6/1/2011: Start Moving!
Why should you exercise?
Exercise benefits many areas of your life. Not only do you strengthen your muscles, heart and lungs, regular exercise can also lower your risk for cardiovascular disease, type 2 diabetes, high blood pressure and high cholesterol! In addition to the physical health benefits, exercise has been shown to elevate mood and help reduce stress. With all this good news – it is hard not to get out and start moving!
So where do you start?
The American Heart Association and the Centers for Disease Control have provided guidelines on the amount of exercise a person should try to reach. Adults should strive for at least 150 minutes of moderate intensity aerobic exercise weekly. Children should strive for at least 60 minutes of exercise daily. Because of our busy lives, adding 150 minutes of exercise into a weekly routine can seem daunting! But there is good news: Research shows that moderate-intensity physical activity can be accumulated throughout the day in 10-minute increments, which can be just as effective as exercising for 30 minutes continuously. So bring your tennis shoes to work and start by taking a short walk over your lunch break!
How do you know you what qualifies as moderate intensity?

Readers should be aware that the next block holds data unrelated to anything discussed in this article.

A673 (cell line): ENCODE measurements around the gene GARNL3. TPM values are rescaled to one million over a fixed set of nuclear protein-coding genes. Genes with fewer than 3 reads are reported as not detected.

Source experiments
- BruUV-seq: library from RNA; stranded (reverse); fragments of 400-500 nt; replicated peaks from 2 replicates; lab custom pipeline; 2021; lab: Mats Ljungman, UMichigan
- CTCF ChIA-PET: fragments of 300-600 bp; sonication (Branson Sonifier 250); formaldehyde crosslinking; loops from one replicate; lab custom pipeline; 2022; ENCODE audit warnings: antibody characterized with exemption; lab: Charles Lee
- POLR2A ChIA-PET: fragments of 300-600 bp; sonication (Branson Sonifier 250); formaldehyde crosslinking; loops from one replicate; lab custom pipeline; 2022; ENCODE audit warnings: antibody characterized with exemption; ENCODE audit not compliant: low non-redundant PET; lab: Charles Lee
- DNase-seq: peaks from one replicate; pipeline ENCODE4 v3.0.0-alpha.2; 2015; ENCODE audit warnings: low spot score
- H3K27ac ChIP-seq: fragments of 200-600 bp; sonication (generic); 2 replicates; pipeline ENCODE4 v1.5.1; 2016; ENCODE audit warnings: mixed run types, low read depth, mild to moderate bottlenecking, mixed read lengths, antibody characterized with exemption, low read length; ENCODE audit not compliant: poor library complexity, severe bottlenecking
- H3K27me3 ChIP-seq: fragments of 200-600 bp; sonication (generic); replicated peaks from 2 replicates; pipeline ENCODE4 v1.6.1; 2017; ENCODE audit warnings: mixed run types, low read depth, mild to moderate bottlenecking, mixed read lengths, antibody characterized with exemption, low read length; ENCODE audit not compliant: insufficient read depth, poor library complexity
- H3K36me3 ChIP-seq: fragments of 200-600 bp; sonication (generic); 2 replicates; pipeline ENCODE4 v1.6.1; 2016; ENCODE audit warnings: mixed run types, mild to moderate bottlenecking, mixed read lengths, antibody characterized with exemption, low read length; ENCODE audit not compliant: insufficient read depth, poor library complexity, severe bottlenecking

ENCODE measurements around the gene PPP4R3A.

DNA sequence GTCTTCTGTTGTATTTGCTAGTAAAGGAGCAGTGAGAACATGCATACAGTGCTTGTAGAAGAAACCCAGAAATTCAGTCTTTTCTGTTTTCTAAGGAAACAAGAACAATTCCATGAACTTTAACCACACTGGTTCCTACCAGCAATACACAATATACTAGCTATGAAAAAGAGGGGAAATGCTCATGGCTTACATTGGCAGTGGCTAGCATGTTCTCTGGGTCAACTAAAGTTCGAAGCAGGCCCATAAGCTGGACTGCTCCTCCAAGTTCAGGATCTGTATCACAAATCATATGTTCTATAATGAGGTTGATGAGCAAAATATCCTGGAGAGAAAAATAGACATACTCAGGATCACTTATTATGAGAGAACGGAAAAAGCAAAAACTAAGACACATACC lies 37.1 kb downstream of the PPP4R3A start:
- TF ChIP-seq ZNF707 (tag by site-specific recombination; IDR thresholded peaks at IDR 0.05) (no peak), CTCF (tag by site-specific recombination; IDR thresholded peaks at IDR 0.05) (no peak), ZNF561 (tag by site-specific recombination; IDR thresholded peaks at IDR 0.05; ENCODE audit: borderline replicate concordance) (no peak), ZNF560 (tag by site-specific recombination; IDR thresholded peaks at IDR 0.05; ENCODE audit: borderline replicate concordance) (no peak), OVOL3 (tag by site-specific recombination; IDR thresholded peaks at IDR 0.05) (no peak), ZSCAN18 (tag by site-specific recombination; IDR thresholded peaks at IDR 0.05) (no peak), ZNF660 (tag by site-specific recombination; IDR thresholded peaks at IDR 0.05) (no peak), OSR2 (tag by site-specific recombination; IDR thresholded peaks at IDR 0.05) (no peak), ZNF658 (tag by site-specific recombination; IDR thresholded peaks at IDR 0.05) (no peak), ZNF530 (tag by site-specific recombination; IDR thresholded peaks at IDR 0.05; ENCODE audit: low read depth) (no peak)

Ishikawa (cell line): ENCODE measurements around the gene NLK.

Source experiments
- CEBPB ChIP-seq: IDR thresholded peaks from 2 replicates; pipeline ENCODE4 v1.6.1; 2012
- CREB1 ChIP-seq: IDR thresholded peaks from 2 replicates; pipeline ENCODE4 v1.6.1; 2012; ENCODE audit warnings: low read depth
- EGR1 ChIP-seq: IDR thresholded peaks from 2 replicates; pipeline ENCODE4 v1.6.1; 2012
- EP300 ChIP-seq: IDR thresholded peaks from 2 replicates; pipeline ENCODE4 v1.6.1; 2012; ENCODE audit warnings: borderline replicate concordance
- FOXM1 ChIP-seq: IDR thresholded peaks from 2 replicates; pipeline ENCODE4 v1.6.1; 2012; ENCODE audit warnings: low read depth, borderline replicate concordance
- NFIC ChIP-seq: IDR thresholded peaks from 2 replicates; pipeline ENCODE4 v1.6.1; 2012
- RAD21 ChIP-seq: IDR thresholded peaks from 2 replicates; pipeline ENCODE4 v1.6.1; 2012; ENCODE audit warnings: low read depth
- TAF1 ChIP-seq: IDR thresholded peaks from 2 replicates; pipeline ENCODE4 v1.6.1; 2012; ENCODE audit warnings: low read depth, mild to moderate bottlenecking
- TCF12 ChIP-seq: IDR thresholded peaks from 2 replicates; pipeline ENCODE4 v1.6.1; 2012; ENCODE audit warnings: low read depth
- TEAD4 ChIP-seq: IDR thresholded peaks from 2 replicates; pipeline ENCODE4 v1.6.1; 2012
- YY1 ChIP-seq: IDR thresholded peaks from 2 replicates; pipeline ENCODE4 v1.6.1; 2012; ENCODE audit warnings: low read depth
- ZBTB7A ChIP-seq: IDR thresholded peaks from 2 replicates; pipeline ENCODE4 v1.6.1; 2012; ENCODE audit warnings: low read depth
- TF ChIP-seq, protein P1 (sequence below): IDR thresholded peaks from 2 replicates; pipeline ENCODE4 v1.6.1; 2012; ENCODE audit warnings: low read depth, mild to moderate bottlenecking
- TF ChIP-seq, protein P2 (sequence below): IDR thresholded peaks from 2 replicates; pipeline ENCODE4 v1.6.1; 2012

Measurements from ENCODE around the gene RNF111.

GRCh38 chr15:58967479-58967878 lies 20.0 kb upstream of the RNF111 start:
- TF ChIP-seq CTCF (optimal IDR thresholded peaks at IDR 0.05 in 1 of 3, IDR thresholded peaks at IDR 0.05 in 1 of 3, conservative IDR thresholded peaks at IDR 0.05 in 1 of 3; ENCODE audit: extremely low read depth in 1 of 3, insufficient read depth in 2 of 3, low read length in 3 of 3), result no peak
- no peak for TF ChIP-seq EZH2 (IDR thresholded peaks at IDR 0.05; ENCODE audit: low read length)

There are several ways to gauge the amount of effort or intensity during an activity. You can use your target heart rate, a perceived exertion scale, or a basic talk test. One of the easiest ways to check your intensity is by using talk test. Research at the American College of Sports Medicine showed people who can talk comfortably during exercise are likely to be working at the appropriate intensity. The Centers for Disease Control states that a person participating in moderate-intensity aerobic activity can talk, but not sing, during the activity.
In which activities should you participate?
You should choose an activity you enjoy, because the best type of exercise is the exercise you will actually perform! Swimming, water aerobics, bicycle riding, walking and dancing are all examples of activities that can be performed at a moderate-intensity level. For persons with joint pain, such as hemophilia, it is important to select an exercise that will allow activity but not cause joint stress.
Check out these sites for more information:
Learn about the IHTC’s Research Efforts
The IHTC conducts many research studies. These studies often benefit the bleeding and clotting disorders communities. After initiating a research study, the research coordinator will invite participation from IHTC patients that meet eligibility requirements and perform necessary follow-up for the duration of each study. The IHTC has been involved in investigational drug studies, alternative treatment method studies and quality-of-life analyses. Some of the studies involve pharmaceutical firms that are in the process of developing more advanced clotting factor replacement products.